Satellite communications include a wide range of technologies and applications that depend on high-altitude electronic relay(s), most often artificial satellites in Earth orbit. The article is not titled "communications satellite", since many applications involve multiple orbiting vehicles, and also a great deal of equipment on Earth. The definition is sufficiently broad to include communications that use communications relay devices operating within the atmosphere, including unmanned aerial vehicles, lighter-than-air devices carrying electronics, or manned aircraft with a primary communications relay function.
Operating frequency tradeoffs
Satellites operating in the Ultra-High Frequency (UHF) offer the advantage of simple receivers and antennas, with plausible connectivity between the satellite and a handheld or other portable receiver. The disadvantage is that such communications rarely support high data rates, but that is perfectly acceptable in some applications, where short messages are meaningful. Civilian examples include Emergency Position Indicating Radio Beacons (EPIRB), which send short distress messages to the COSPAS-SARSAT constellations.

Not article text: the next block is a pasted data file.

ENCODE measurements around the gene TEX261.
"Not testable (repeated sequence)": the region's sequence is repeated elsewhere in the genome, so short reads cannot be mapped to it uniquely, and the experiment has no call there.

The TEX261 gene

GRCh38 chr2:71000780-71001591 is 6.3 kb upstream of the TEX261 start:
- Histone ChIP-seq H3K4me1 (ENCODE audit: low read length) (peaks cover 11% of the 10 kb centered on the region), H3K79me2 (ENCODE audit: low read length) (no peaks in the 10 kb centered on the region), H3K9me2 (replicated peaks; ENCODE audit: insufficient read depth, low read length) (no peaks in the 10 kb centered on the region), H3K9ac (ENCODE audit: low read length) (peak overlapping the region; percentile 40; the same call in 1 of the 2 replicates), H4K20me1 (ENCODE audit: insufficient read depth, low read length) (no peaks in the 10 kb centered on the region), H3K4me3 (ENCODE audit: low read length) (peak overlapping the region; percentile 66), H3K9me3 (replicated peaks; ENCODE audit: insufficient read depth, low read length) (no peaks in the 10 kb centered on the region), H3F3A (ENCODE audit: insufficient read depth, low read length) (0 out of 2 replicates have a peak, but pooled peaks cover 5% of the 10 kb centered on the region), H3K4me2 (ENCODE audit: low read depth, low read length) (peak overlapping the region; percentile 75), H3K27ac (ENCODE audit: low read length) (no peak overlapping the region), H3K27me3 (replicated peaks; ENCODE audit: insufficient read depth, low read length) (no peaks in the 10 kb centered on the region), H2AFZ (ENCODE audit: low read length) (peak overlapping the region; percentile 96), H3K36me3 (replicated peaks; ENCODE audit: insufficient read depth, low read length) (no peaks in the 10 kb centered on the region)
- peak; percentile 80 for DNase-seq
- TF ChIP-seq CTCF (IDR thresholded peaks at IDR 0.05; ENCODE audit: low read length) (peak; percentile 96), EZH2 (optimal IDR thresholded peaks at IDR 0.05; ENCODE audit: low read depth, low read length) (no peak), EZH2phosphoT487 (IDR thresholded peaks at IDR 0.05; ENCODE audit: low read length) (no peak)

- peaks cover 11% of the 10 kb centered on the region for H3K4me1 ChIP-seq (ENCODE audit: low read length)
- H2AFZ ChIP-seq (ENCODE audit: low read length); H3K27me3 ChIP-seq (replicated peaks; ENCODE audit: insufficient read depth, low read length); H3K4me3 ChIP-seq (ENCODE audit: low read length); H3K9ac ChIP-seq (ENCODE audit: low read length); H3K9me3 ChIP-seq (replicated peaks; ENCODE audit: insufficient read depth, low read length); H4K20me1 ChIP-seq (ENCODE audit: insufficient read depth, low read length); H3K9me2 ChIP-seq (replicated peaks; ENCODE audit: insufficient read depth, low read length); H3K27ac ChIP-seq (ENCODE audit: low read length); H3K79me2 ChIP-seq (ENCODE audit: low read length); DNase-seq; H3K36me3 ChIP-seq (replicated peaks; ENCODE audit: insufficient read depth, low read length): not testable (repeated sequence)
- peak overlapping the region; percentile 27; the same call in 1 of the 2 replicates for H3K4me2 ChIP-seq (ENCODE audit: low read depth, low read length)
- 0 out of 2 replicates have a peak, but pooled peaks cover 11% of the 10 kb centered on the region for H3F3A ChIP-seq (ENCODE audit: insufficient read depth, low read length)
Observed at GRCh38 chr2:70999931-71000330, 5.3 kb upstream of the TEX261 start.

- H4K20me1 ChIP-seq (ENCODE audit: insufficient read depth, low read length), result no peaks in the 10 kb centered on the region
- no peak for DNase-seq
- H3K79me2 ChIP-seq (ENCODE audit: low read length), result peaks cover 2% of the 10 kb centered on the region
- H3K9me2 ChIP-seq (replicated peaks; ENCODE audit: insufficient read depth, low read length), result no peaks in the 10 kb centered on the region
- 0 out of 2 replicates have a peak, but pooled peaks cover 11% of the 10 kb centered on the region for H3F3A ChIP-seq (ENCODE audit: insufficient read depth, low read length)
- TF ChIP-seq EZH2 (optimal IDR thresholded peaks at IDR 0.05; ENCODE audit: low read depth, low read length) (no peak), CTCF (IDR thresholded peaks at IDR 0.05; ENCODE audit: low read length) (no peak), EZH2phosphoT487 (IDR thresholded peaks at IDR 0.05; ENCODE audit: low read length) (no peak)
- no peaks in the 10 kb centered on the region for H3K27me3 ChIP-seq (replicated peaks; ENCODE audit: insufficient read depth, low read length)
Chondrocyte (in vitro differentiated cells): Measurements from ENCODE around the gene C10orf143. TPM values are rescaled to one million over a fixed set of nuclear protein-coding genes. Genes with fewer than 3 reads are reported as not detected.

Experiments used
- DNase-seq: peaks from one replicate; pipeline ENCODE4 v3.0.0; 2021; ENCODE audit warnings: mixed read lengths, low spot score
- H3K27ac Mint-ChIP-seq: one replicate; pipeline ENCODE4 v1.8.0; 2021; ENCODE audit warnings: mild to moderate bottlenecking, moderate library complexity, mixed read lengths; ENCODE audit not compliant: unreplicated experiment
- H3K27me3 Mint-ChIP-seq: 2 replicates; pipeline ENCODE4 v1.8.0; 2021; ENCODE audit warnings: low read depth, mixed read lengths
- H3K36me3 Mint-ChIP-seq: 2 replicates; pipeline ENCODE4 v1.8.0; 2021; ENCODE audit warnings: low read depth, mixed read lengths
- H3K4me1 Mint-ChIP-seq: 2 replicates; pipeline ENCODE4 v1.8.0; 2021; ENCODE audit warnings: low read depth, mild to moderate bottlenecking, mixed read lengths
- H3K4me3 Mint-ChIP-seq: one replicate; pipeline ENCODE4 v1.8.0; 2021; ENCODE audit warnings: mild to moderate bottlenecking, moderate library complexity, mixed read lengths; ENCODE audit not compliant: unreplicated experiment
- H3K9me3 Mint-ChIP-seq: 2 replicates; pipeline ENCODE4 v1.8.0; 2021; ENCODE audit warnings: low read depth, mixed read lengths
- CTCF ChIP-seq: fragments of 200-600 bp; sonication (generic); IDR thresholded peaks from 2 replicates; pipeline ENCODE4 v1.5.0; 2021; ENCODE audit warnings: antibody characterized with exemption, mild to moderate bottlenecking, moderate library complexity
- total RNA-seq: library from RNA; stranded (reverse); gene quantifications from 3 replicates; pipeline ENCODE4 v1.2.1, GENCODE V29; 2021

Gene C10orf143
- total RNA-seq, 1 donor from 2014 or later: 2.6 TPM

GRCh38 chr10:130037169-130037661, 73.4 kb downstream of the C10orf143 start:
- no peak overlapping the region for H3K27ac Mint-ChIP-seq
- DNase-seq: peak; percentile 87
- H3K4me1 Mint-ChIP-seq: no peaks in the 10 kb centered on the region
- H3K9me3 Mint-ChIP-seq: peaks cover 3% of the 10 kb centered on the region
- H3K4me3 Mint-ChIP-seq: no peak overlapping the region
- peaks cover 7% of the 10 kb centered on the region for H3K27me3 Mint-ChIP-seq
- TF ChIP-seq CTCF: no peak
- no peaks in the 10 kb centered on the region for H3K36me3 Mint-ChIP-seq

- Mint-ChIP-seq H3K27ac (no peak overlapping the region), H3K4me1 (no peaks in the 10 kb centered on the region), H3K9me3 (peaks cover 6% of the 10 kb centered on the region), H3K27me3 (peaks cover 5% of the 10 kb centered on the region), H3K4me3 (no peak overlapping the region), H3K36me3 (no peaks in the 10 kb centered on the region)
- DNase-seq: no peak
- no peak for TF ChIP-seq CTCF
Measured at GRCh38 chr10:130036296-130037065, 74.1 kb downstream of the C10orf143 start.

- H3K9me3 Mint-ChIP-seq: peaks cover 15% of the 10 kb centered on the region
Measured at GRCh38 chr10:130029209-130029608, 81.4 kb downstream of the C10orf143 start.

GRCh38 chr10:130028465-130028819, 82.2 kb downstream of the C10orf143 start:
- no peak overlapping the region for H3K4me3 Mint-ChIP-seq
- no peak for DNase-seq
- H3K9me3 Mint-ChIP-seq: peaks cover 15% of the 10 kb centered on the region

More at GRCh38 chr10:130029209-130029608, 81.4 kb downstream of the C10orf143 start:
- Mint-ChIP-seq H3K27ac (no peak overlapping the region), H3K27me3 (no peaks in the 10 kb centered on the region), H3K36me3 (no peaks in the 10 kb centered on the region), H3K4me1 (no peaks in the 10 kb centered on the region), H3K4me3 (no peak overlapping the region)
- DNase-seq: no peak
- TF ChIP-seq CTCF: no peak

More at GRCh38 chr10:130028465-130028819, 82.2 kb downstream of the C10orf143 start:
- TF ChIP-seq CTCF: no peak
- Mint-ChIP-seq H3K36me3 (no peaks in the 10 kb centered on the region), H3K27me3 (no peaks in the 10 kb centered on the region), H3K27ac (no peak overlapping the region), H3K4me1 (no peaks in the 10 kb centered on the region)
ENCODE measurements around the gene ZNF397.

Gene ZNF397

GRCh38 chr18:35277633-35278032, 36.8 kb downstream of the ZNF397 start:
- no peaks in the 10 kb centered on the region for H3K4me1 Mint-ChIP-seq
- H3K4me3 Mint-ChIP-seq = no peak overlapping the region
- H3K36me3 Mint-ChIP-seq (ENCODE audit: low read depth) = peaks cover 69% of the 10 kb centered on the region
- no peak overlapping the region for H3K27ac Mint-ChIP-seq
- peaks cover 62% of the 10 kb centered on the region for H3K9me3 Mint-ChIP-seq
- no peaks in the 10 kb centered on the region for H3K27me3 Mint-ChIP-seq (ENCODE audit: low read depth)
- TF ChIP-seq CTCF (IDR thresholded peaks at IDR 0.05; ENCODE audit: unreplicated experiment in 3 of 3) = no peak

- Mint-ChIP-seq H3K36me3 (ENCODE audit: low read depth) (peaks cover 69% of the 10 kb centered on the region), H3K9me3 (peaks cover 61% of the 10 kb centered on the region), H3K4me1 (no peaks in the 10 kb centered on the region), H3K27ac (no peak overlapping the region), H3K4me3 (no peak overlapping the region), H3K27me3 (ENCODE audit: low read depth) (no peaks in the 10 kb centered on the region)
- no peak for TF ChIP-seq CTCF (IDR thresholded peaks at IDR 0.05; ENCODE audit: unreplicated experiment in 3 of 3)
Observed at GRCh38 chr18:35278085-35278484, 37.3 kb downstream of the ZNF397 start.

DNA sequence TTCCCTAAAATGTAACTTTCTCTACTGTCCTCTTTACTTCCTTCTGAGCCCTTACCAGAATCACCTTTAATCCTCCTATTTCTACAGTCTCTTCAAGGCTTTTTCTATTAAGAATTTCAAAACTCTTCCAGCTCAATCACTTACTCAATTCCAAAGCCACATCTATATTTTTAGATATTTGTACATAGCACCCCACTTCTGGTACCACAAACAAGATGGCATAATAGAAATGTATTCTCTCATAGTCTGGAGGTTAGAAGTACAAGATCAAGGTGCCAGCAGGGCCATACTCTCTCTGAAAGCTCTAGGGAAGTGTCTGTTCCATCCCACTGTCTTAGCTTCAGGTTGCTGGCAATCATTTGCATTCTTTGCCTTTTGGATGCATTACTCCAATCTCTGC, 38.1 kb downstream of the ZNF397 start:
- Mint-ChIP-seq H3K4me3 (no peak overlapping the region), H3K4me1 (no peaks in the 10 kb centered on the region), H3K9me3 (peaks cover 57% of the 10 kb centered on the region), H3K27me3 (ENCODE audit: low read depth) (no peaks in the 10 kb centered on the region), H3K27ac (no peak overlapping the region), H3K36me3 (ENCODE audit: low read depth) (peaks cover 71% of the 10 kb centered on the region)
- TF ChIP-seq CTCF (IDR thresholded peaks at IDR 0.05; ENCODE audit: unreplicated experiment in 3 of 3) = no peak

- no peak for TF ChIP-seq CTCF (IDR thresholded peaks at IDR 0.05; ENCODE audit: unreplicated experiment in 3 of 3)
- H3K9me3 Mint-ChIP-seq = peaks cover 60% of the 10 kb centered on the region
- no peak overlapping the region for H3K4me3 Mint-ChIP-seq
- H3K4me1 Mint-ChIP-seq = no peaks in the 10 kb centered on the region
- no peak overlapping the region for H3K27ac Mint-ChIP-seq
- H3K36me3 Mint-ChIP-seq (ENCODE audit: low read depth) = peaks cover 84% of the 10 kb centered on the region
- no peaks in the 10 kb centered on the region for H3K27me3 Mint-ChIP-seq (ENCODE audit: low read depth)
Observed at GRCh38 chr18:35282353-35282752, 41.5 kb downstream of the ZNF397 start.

Military communications involving primarily text messaging or low-speed facsimile also work well with UHF, not needing complex antennas. Examples include the early U.S. Navy FLTSATCOM, followed by the current UHF Follow-On (UFO) system, which, in turn, will be succeeded by the Mobile User Objective System. For their particular operating environment, the military can afford additional signal processing that provides more bandwidth, but even they will operate in other frequency ranges when high data rates are needed.